Former prime minister Olmert to go to prison on Monday
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Former prime minister Olmert to go to prison on Monday

Convicted of taking bribes and obstructing justice, he’ll be the first Israeli premier to serve time behind bars

Tamar Pileggi is a breaking news editor at The Times of Israel.

Former prime minister Ehud Olmert at the Jerusalem Magistrate's Court on February 10, 2016. (Ohad Zwigenberg/POOL)
Former prime minister Ehud Olmert at the Jerusalem Magistrate's Court on February 10, 2016. (Ohad Zwigenberg/POOL)

Ehud Olmert will be the country’s first former prime minister to go to prison when he begins serving out two sentences totaling 19-months at Ramle’s Ma’asiyahu Prison on Monday.

Olmert was sentenced in 2014 to six years in prison on two separate charges of taking bribes in the early 2000s, as mayor of Jerusalem, in connection with the construction of Jerusalem’s massive Holyland residential complex. But in December, the Supreme Court reduced his sentence to 18 months in prison and exonerated him on one of the charges.

Last week, the Jerusalem Magistrate’s Court tacked another month behind bars on to Olmert’s prison sentence, after the former prime minister pleaded guilty to obstruction of justice in various cases against him.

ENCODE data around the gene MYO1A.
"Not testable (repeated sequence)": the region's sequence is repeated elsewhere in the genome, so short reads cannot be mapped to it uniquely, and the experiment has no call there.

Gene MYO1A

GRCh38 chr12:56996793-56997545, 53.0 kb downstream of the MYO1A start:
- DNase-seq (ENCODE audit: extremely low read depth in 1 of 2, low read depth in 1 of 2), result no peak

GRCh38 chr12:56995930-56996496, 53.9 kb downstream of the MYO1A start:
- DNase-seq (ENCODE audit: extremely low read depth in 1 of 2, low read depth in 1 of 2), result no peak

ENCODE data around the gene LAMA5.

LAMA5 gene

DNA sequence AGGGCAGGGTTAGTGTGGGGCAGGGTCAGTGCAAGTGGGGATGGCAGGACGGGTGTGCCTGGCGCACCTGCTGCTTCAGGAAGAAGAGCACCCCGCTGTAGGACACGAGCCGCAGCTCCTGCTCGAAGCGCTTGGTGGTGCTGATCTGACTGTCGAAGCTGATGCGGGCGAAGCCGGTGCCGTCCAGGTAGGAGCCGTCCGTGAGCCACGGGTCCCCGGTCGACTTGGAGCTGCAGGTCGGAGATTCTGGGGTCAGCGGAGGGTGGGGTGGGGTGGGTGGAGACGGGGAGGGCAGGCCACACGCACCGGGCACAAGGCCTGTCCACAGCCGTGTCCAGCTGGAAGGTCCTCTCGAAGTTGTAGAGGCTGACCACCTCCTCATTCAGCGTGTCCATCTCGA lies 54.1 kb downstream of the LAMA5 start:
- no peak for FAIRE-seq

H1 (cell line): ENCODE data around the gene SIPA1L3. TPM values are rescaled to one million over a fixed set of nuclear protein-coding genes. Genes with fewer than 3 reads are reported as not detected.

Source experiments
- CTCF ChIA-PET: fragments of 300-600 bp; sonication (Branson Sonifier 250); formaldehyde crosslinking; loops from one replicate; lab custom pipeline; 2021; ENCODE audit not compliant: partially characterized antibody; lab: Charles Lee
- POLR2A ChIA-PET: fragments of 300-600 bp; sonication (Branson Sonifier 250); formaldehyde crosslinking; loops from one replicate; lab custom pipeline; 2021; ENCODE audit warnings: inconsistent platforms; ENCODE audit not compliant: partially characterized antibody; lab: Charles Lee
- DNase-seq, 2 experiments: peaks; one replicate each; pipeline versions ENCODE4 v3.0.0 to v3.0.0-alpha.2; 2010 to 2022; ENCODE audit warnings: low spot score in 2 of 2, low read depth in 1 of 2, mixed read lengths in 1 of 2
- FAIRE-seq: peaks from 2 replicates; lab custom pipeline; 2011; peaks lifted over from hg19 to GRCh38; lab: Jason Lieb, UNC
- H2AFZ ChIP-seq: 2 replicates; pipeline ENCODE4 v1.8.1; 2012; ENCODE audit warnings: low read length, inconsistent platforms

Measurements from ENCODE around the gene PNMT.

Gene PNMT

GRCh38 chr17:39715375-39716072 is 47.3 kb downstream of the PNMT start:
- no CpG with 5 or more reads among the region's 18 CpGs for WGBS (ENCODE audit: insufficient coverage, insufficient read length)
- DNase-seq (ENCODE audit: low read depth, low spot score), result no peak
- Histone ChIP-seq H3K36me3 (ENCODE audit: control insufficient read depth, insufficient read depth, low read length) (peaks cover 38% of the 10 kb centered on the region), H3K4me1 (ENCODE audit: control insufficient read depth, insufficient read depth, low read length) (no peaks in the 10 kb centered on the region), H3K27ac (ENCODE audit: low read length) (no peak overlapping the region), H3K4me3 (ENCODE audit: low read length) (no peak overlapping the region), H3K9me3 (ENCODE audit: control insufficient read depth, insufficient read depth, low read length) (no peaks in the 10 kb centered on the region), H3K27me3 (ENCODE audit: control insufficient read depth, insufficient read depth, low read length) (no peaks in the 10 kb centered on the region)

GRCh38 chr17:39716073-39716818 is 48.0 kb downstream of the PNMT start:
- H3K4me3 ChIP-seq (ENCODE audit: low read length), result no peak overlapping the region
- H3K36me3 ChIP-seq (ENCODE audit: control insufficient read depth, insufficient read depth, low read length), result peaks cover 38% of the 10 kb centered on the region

The plea deal represented the first admission of wrongdoing by the former prime minister and Jerusalem mayor, who has consistently maintained his innocence throughout eight years of legal proceedings in various graft cases.

Olmert admitted to trying to persuade his former secretary Shula Zaken not to testify against him in the Holyland case and a second affair involving cash infusions from US businessman Morris Talansky, and of trying to buy her silence. Zaken has already served out her prison sentence for her part in the Holyland affair.

The Ma'asiyahu Prison complex in Ramle, near Tel Aviv. (Courtesy/Israel Prisons Service)
The Ma’asiyahu Prison complex in Ramle, near Tel Aviv. (Courtesy/Israel Prisons Service)

In secret recordings made by Zaken, Olmert can be heard saying: “If I am not acquitted, no one will be acquitted.” The recordings also reveal he offered to pick up her legal bill.

The plea deal represented a last-ditch effort by Olmert’s legal team to avoid further jail time after sentences were handed down in the Holyland and Talansky affairs. His eight-month sentence in the Talansky affair is still up for debate in the Supreme Court.

According to reports, Olmert’s attorney is working to reach an agreement with the state prosecution that would see the Talansky sentence withdrawn, or at least that it run concurrently with the 18-month prison term in the Holyland affair.

As an ex-premier, privy to the state’s top secrets, the Prisons Service determined that Olmert cannot be allowed to come into contact with convicted members of organized crime groups and those who have committed national security crimes. Last year, the IPS created “Ward 10,” a separate prison area that does not require contact with other inmates, and has vetted Olmert’s potential cellmates to ensure they do not pose a security threat to him.

Also serving time in Ward 10 is former president Moshe Katsav, who is five years in to a seven-year term for rape, sexual assault and harassment of a number of female employees while tourism minister and president.

Times of Israel staff contributed to this report.

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